"This isn't going to be the smoking-gun speech. This isn't going to be a startling new description of Iraq," the official said. "The secretary's going to provide some level of detail about why it is that inspections without cooperation are so difficult."

Administration officials in the past 10 days have made allegations intended to refute Iraq's insistence that it possesses none of the prohibited weapons identified by U.N. weapons inspectors and intelligence agencies. Included are allegations that Iraq failed to report significant earlier production of anthrax and other toxins, and failed to destroy the material.

Blix told the Security Council that inspectors believe Iraq produced more highly toxic VX gas of greater purity than it admitted. He said there is a discrepancy of 6,500 chemical bombs and 1,000 tons of chemical agent in Iraqi declarations.

Iraq's testing and deployment of missiles that are bigger and travel farther than U.N.-defined limits might be "a prima facie case" of violation of U.N. prohibitions, Blix reported, adding that further assessment was needed. He noted that Iraq also has rebuilt casting chambers for missile motors after the chambers had been destroyed under U.N. supervision.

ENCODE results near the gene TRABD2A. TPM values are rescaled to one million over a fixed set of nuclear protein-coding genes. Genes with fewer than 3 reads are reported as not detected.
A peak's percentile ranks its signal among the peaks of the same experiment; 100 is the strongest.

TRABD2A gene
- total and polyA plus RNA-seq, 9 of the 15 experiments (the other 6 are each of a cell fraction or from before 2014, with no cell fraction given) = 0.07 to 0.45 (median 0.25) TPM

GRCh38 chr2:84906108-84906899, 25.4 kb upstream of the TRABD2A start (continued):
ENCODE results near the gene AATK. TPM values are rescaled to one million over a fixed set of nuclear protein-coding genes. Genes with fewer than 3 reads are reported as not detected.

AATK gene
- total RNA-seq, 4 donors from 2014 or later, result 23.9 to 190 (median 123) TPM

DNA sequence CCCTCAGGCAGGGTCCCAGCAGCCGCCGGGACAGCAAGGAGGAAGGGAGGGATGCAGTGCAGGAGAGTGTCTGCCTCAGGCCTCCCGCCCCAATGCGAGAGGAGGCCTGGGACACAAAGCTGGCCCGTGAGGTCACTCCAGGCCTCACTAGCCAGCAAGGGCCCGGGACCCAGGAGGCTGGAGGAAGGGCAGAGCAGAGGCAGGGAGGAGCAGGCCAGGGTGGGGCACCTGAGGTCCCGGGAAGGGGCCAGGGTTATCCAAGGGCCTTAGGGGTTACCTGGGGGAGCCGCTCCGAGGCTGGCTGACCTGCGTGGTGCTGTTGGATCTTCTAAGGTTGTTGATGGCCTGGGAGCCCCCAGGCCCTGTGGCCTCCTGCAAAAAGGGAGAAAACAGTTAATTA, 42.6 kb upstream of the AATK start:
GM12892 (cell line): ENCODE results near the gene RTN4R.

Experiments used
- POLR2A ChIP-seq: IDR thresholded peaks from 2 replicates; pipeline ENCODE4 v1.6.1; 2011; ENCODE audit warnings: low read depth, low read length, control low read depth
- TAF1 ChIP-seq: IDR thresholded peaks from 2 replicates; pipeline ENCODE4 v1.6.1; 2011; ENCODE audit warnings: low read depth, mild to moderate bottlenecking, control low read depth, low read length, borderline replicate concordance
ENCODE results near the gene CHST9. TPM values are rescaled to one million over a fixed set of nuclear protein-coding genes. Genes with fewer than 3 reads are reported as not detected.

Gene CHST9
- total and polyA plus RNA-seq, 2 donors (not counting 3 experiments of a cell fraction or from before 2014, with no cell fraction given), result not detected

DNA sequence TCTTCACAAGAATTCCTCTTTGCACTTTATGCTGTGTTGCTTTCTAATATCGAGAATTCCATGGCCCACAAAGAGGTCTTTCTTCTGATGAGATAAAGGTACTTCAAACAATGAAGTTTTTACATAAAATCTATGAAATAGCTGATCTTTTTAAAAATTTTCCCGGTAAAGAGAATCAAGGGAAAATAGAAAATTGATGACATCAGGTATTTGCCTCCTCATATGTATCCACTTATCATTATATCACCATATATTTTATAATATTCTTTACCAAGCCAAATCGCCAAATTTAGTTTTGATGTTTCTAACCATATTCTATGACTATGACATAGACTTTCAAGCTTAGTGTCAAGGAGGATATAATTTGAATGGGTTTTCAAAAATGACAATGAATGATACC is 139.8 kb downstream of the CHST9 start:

Powell will seek to show the Security Council that Iraq has been purchasing equipment essential for the manufacture of chemical, biological and possibly nuclear weapons, officials said. Many of the materials could be used for more innocent purposes, as well.

U.S. authorities have spent a significant amount of time developing information about biological weapons labs. Armitage testified Thursday that the large bioweapons vans are parked in "one of the many, many, many underground facilities or someone's garage."

One of the most-questioned U.S. claims is the assertion that the Iraqi government has close ties to the al Qaeda terrorist network. The extremist group Ansar al-Islam is known to operate in northern Iraq, and Armitage said al Qaeda operatives are in Baghdad.

Armitage cited as an example Abu Musab Zarqawi, a senior al Qaeda planner and toxins expert who traveled to Baghdad last year for medical treatment after he lost a leg in Afghanistan.

Zarqawi, a Jordanian, is described as a highly mobile top operator who was involved in the failed millennium plot to plant bombs at Jordanian sites frequented by Israelis and Americans. He was sentenced to death in absentia in Jordan for plotting to blow up an Amman hotel. Over the past year, intelligence sources said, he has been in Iran, Syria, Lebanon and Turkey and Iraq.

Officials at the CIA and National Security Council are poring over information they believe may link individuals in northern Iraq to the arrest in London of seven North Africans plotting to use the deadly toxin ricin. Such a link would provide the White House with its starkest proof of its assertion that the gravest threat Hussein poses is the possibility that he would give weapons of mass destruction to anti-American terrorist networks outside Iraq.

Though no direct connection has been made, at least one person in the chain that led to London had associations with Osama bin Laden's group, sources said. Because only traces of ricin were found, investigators are concerned about what happened to the bulk of the poison.

Staff writers Walter Pincus, Dana Priest and Susan Schmidt contributed to this report.